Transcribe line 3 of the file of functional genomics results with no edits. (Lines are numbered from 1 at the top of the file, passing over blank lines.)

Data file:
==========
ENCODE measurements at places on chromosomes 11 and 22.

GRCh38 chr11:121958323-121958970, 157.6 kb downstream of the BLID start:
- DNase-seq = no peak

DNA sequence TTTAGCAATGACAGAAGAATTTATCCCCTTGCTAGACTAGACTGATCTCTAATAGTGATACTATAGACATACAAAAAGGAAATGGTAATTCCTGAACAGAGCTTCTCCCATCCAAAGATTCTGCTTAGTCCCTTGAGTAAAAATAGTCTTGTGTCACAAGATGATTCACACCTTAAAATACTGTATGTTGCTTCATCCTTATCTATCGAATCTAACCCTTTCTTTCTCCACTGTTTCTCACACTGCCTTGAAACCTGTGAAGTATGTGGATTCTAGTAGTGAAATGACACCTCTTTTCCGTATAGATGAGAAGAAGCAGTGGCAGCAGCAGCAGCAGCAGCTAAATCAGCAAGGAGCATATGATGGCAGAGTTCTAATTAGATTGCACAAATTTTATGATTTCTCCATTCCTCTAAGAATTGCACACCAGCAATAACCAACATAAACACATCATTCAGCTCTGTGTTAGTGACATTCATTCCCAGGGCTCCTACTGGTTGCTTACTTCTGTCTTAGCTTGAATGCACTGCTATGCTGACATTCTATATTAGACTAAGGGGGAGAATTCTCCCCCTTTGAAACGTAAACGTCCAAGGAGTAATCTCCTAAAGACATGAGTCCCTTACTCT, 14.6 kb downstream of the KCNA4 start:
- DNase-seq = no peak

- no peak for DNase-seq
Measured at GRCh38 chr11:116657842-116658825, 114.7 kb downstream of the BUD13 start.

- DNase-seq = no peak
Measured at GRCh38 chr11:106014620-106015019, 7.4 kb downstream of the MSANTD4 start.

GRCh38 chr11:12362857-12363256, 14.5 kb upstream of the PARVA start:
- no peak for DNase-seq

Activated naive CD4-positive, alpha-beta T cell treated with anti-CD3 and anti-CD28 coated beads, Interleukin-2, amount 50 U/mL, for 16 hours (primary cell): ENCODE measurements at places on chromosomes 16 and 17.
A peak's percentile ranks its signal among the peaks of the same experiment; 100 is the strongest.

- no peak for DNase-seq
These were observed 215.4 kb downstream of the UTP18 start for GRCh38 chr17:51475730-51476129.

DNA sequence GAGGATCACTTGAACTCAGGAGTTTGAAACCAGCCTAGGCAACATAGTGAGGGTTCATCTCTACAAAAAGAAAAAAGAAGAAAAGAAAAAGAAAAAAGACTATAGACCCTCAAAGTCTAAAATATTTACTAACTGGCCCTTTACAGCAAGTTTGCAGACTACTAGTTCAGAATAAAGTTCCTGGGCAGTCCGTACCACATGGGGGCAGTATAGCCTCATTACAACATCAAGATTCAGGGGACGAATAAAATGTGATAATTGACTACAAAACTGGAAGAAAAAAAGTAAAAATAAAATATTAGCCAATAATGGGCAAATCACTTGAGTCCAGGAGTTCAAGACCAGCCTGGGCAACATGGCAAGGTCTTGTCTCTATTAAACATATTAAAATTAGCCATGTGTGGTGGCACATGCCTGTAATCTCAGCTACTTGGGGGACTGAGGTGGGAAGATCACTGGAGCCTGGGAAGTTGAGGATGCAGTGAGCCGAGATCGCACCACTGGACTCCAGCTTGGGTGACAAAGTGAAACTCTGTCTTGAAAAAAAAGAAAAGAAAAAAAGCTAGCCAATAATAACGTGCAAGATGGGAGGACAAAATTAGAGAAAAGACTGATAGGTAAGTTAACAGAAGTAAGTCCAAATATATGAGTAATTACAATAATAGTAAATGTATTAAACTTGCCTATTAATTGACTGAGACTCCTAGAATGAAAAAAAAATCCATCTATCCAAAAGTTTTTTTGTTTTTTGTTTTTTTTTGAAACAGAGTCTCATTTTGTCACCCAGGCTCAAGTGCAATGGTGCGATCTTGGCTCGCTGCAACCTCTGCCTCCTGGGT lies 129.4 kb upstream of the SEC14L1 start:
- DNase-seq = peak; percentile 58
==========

- DNase-seq = no peak